And Beyond the Infinite

Although a wide range of topics are covered in this book, they inevitably just represent a portion of what Linux is capable of: It is simply impossible to discuss all aspects of the kernel in detail. I have tried to choose topics that are likely to be most interesting for a general audience and also present a representative cross-section of the whole kernel ecosystem.

Besides going through many important parts of the kernel, one of my concerns is also to equip you with the general idea of why the kernel is designed as it is, and how design decisions are made by interacting developers. Besides a discussion of numerous fields that are not directly related to the kernel (e.g., how the GNU C compiler works), but that support kernel development as such, I have also included a discussion about some nontechnical but social aspects of kernel development in Appendix F.

Finally, please note Figure 1-14, which shows the growth of the kernel sources during the last couple of years.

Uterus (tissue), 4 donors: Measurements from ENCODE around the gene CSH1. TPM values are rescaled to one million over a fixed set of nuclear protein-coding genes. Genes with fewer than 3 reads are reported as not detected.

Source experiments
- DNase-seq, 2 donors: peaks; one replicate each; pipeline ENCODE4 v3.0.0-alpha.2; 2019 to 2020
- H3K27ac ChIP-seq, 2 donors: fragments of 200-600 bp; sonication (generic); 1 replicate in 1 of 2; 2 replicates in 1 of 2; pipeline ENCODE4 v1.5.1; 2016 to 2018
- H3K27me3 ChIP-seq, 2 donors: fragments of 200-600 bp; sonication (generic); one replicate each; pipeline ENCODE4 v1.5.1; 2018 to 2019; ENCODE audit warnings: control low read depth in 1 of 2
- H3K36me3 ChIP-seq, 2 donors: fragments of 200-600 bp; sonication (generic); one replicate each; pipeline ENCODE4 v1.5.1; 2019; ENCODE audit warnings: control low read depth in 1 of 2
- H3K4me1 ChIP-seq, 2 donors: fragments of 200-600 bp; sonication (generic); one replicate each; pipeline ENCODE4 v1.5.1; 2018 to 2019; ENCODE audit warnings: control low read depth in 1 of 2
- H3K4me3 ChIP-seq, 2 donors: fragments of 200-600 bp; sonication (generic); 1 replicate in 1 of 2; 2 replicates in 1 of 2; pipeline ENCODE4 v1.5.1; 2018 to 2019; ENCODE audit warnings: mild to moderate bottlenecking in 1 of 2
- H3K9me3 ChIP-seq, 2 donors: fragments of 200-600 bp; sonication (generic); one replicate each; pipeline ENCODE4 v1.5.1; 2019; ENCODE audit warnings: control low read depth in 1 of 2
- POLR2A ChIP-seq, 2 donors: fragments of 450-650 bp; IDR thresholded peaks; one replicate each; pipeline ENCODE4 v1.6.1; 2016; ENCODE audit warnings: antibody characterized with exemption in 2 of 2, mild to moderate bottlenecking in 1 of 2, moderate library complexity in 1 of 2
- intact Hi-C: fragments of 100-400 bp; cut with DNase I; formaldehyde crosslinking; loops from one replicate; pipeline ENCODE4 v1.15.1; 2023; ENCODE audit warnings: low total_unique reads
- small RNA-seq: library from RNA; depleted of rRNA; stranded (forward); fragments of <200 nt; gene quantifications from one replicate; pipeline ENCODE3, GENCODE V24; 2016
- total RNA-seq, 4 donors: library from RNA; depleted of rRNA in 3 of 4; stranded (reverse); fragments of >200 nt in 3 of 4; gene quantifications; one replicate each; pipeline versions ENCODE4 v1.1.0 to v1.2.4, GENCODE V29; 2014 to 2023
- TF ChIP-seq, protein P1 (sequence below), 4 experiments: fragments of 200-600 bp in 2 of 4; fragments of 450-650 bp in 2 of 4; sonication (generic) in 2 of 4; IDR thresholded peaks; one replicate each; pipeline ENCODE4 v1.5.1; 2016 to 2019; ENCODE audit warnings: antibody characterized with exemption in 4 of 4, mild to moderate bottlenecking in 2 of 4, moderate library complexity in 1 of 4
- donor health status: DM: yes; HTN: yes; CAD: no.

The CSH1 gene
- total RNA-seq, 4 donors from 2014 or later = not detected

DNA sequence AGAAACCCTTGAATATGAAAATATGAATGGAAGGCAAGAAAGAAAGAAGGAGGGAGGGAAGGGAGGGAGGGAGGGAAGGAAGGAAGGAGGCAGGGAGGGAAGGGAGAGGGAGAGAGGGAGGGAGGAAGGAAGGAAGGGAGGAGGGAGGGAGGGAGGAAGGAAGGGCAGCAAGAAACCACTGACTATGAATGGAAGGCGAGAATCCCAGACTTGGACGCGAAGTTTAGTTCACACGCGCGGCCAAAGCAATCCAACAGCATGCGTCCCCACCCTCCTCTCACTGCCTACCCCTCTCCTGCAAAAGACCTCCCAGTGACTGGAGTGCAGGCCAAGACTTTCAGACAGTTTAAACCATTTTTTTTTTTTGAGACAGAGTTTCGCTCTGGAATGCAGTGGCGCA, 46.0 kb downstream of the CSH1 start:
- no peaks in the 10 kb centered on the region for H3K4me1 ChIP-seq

Kernel development is a highly dynamical process, and the speed at which the kernel acquires new features and continues to improve is sometimes nothing short of miraculous. As a study by the Linux Foundation has shown [KHCM], roughly 10,000 patches go into each kernel release, and this massive amount of code is created by nearly 1,000 developers per release. On average, 2.83 changes are integrated every hour, 24 hours a day, and 7 days a week! This can only be handled with mature means of source code management and communication between developers; I come back to these issues in Appendices B and F.

01-Jan-02 01-Jan-03 01-Jan-04 01-Jan-05 01-Jan-06 01-Jan-07 01-Jan-08

01-Jan-02 01-Jan-03 01-Jan-04 01-Jan-05 01-Jan-06 01-Jan-07 01-Jan-08

Kernel Release

Figure 1-14: Evolution of the core kernel distribution's size during the last years.

Continue reading here: Why the Kernel Is Special

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